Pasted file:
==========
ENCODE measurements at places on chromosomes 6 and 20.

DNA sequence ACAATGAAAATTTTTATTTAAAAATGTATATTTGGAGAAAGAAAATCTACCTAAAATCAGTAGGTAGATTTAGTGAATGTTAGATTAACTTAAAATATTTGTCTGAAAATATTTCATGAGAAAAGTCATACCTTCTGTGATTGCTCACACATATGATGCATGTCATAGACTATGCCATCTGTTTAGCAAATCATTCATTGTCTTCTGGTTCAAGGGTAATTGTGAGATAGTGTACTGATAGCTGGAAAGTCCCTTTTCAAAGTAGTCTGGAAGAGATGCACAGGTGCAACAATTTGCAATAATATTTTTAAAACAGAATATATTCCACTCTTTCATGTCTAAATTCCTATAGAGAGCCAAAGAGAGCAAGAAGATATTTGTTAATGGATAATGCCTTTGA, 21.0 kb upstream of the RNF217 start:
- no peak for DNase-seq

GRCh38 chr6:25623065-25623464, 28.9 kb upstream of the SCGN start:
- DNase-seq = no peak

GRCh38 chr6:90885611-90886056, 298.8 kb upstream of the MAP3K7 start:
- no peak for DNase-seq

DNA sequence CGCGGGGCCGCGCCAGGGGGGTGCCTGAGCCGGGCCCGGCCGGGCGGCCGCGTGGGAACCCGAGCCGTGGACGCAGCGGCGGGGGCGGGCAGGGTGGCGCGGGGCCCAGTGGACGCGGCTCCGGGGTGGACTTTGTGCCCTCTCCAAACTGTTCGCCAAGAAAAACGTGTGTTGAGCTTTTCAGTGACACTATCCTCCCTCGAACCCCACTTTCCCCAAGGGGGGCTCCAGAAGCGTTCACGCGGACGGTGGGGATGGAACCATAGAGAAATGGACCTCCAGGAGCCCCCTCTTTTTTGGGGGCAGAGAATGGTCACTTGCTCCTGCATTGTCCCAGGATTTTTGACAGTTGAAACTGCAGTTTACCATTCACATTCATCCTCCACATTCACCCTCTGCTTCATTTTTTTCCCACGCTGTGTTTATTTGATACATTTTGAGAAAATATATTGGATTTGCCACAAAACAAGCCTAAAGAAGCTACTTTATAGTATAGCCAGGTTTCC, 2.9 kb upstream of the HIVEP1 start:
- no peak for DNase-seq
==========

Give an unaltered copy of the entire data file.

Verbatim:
ENCODE measurements at places on chromosomes 6 and 20.

DNA sequence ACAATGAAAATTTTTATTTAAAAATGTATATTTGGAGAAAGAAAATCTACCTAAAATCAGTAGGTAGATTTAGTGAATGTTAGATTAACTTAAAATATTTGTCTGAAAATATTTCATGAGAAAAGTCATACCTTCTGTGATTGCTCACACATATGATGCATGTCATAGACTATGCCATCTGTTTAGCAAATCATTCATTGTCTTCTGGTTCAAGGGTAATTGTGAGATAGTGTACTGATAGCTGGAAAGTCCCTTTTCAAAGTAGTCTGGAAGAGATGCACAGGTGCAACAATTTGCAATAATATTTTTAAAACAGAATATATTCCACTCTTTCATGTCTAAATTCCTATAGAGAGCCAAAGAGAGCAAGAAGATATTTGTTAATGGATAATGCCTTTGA, 21.0 kb upstream of the RNF217 start:
- no peak for DNase-seq

GRCh38 chr6:25623065-25623464, 28.9 kb upstream of the SCGN start:
- DNase-seq = no peak

GRCh38 chr6:90885611-90886056, 298.8 kb upstream of the MAP3K7 start:
- no peak for DNase-seq

DNA sequence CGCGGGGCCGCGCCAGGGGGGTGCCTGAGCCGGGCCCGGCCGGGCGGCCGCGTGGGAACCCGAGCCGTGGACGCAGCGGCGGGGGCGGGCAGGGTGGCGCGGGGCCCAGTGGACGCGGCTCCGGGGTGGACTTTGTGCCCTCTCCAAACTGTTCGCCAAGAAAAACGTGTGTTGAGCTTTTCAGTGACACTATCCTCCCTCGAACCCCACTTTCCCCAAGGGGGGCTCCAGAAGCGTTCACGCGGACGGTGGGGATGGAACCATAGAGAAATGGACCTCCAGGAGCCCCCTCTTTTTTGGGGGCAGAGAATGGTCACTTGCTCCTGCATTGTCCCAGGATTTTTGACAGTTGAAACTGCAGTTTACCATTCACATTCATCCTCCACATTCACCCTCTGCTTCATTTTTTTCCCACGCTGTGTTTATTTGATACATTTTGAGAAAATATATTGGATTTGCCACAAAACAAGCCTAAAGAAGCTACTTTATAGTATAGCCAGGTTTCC, 2.9 kb upstream of the HIVEP1 start:
- no peak for DNase-seq